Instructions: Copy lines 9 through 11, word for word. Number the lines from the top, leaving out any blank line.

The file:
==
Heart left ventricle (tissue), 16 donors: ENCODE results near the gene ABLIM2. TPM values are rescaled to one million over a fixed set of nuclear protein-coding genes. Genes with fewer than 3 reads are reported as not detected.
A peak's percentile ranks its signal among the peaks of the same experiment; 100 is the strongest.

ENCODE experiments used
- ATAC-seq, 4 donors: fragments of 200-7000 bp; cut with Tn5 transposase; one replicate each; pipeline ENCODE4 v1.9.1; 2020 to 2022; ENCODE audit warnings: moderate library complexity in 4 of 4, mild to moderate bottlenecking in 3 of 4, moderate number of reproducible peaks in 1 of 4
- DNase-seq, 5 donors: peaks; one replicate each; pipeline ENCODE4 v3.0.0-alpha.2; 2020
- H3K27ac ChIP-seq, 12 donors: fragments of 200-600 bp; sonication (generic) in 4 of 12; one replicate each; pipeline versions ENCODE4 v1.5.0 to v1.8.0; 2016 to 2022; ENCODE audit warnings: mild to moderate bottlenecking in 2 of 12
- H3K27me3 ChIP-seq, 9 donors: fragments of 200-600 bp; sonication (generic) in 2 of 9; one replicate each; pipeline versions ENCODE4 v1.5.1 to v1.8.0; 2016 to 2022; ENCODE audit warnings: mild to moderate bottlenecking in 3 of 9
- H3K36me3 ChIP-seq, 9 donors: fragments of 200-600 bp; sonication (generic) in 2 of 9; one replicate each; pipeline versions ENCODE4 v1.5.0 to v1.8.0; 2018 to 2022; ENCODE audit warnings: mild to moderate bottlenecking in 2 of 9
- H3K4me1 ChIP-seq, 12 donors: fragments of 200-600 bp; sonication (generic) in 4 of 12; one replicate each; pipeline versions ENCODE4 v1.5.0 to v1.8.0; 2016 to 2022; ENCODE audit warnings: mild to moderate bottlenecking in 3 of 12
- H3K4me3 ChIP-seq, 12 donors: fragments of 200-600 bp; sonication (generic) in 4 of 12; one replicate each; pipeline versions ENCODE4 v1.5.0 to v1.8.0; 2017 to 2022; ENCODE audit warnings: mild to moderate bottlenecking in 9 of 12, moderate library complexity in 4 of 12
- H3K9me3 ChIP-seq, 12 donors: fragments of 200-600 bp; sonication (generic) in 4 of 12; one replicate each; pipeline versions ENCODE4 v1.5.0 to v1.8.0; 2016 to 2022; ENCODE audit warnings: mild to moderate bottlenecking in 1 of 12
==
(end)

- H3K4me1 ChIP-seq, 12 donors: fragments of 200-600 bp; sonication (generic) in 4 of 12; one replicate each; pipeline versions ENCODE4 v1.5.0 to v1.8.0; 2016 to 2022; ENCODE audit warnings: mild to moderate bottlenecking in 3 of 12
- H3K4me3 ChIP-seq, 12 donors: fragments of 200-600 bp; sonication (generic) in 4 of 12; one replicate each; pipeline versions ENCODE4 v1.5.0 to v1.8.0; 2017 to 2022; ENCODE audit warnings: mild to moderate bottlenecking in 9 of 12, moderate library complexity in 4 of 12
- H3K9me3 ChIP-seq, 12 donors: fragments of 200-600 bp; sonication (generic) in 4 of 12; one replicate each; pipeline versions ENCODE4 v1.5.0 to v1.8.0; 2016 to 2022; ENCODE audit warnings: mild to moderate bottlenecking in 1 of 12